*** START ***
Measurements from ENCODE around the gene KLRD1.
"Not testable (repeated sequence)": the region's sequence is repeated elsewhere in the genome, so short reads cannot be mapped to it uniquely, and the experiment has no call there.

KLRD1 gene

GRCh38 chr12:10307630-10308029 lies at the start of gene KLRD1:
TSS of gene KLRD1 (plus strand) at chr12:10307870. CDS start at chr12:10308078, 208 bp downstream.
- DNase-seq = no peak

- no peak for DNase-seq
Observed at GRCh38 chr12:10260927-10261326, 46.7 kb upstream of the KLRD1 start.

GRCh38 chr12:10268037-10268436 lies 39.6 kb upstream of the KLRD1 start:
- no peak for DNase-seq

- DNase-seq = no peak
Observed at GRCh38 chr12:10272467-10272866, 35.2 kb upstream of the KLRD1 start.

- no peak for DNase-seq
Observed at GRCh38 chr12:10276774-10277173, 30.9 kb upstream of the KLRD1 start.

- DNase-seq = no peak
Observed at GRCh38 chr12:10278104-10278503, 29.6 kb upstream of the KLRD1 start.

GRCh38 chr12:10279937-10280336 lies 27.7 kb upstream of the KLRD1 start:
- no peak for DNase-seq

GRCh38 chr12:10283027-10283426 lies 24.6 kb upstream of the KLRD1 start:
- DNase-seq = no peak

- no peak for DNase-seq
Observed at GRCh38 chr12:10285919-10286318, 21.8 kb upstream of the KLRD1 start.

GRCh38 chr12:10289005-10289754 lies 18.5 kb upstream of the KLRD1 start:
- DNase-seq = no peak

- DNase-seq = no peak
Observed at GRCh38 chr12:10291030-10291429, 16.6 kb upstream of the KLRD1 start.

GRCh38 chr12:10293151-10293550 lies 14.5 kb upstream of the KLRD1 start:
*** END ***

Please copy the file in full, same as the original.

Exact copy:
Measurements from ENCODE around the gene KLRD1.
"Not testable (repeated sequence)": the region's sequence is repeated elsewhere in the genome, so short reads cannot be mapped to it uniquely, and the experiment has no call there.

KLRD1 gene

GRCh38 chr12:10307630-10308029 lies at the start of gene KLRD1:
TSS of gene KLRD1 (plus strand) at chr12:10307870. CDS start at chr12:10308078, 208 bp downstream.
- DNase-seq = no peak

- no peak for DNase-seq
Observed at GRCh38 chr12:10260927-10261326, 46.7 kb upstream of the KLRD1 start.

GRCh38 chr12:10268037-10268436 lies 39.6 kb upstream of the KLRD1 start:
- no peak for DNase-seq

- DNase-seq = no peak
Observed at GRCh38 chr12:10272467-10272866, 35.2 kb upstream of the KLRD1 start.

- no peak for DNase-seq
Observed at GRCh38 chr12:10276774-10277173, 30.9 kb upstream of the KLRD1 start.

- DNase-seq = no peak
Observed at GRCh38 chr12:10278104-10278503, 29.6 kb upstream of the KLRD1 start.

GRCh38 chr12:10279937-10280336 lies 27.7 kb upstream of the KLRD1 start:
- no peak for DNase-seq

GRCh38 chr12:10283027-10283426 lies 24.6 kb upstream of the KLRD1 start:
- DNase-seq = no peak

- no peak for DNase-seq
Observed at GRCh38 chr12:10285919-10286318, 21.8 kb upstream of the KLRD1 start.

GRCh38 chr12:10289005-10289754 lies 18.5 kb upstream of the KLRD1 start:
- DNase-seq = no peak

- DNase-seq = no peak
Observed at GRCh38 chr12:10291030-10291429, 16.6 kb upstream of the KLRD1 start.

GRCh38 chr12:10293151-10293550 lies 14.5 kb upstream of the KLRD1 start: